WINDSOR TERRACE — Community Board 7 will vote Wednesday on two key parts of Mayor Bill de Blasio's plan to create 80,000 new affordable housing units, and the board could join the list of community boards citywide that have shot down the plan, said District Manager Jeremy Laufer.
"There was a lot of skepticism in the room regarding who is the housing for — whether it's for the people in this community or not," Laufer said of a Nov. 9 hearing where Community Board 7's Land Use Committee reviewed the mayor's proposed zoning changes.
The mayor's proposals — called Zoning For Quality and Affordability and Mandatory Inclusionary Housing — would allow for taller buildings in some areas and would require developers to include affordable or senior units when they build in rezoned areas.
The committee didn't take an officials position on the proposals, but the entire board is expected to either approve or reject the zoning changes at its meeting Wednesday at 6:30 p.m. The meeting will be in the board's office at 4201 Fourth Ave.
Locals are skeptical that the plan will create housing they can actually afford, because rents at affordable housing developments are based on median incomes across the city and in Westchester County, where incomes are higher than in Community Board 7, Laufer said.
"Folks are concerned that although it's considered affordable, it might not be affordable for people in this community,” Laufer said. Community Board 7 includes Sunset Park, Greenwood Heights, Windsor Terrace and the South Slope.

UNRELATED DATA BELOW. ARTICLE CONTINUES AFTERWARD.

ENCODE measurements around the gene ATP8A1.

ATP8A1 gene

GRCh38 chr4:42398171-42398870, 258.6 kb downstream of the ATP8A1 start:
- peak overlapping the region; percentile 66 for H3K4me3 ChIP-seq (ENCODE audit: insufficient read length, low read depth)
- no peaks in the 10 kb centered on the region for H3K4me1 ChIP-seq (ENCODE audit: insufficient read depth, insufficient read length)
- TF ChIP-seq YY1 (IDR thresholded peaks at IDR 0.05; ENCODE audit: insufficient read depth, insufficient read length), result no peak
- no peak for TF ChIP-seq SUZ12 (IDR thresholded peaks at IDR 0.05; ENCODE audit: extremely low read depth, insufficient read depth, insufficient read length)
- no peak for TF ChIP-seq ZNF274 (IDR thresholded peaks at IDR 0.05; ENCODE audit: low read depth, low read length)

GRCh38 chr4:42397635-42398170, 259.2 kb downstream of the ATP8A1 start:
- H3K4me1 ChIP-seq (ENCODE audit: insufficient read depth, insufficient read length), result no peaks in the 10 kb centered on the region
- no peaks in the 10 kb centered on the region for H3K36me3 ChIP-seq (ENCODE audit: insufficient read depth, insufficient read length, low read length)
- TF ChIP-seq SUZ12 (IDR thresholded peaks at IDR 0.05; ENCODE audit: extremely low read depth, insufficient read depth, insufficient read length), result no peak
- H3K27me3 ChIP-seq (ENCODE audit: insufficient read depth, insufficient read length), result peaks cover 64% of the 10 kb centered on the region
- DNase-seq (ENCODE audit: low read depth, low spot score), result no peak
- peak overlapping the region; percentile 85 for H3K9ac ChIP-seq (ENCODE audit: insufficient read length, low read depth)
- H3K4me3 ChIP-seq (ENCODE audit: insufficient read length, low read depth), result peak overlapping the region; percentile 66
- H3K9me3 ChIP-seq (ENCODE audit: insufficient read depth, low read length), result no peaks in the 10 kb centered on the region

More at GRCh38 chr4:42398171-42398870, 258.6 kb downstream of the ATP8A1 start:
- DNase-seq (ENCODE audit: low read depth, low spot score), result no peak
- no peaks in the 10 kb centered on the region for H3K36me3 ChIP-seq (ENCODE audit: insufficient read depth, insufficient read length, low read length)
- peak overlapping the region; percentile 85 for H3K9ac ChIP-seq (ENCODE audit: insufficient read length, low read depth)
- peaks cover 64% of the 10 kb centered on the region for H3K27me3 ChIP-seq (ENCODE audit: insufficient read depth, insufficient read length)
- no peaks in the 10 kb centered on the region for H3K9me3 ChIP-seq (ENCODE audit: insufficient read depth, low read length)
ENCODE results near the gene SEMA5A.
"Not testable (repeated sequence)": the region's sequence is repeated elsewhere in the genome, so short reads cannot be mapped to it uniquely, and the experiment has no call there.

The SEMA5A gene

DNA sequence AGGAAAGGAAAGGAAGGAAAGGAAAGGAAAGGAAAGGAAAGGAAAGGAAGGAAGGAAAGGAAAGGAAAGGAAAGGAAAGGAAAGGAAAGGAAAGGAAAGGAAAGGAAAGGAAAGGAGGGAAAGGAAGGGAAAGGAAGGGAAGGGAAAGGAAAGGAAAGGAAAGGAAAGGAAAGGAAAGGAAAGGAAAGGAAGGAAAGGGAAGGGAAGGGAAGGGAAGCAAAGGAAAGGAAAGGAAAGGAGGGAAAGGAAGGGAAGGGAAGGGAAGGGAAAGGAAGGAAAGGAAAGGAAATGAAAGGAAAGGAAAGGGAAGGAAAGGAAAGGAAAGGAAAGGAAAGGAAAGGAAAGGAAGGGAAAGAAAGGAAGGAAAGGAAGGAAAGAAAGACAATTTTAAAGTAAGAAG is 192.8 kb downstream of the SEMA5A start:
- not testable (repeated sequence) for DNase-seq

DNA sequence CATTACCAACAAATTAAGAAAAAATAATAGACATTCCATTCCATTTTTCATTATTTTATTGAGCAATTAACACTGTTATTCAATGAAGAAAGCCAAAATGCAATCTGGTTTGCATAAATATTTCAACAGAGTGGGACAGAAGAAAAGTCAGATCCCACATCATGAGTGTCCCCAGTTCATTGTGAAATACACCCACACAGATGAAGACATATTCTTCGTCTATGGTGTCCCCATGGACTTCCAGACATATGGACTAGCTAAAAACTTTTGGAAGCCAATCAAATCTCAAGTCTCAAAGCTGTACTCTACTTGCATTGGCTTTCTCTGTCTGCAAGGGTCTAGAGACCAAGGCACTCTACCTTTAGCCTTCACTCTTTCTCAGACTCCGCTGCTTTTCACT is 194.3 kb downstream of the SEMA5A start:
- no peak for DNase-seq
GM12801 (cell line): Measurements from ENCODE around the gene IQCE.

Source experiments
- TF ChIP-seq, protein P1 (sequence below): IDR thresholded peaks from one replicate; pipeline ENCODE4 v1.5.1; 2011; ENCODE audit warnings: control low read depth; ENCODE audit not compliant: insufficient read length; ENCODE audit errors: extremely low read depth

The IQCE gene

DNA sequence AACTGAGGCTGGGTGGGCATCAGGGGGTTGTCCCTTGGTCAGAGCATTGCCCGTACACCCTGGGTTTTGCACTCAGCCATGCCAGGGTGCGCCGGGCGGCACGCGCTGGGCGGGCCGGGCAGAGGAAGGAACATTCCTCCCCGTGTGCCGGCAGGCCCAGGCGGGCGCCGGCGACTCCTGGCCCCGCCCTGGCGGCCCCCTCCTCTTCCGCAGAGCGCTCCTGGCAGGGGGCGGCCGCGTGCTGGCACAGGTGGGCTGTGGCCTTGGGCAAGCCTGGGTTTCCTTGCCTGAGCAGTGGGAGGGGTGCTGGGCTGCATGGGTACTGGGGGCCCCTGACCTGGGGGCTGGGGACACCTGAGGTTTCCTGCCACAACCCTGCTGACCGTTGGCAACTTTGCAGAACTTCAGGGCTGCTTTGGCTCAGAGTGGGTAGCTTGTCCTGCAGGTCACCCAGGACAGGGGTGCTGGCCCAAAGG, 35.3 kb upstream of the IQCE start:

Resident also worry about the impacts new housing could create, especially in Sunset Park, where schools are severely overcrowded, Laufer said.
Locals are wary of zoning changes because large portions of Community Board 7 were rezoned relatively recently: Sunset Park in 2009 and the South Slope in 2005, Laufer said. The city's proposals would undo building height limits that locals fought for during those rezonings, he said.
"Ninety-nine percent of this community has been rezoned, so we've done our part and here just a couple of years later we're being asked to change that," Laufer said.
The City Council has final say on the two zoning changes, but all 59 of the city's community boards get to weigh in with advisory votes. Community Boards in Greenwich Village, Bedford-Stuyvesant and Long Island City have given the proposals chilly receptions.
Community Board 7 meets at 6:30 p.m. on Wednesday, Nov. 18 4201 Fourth Ave.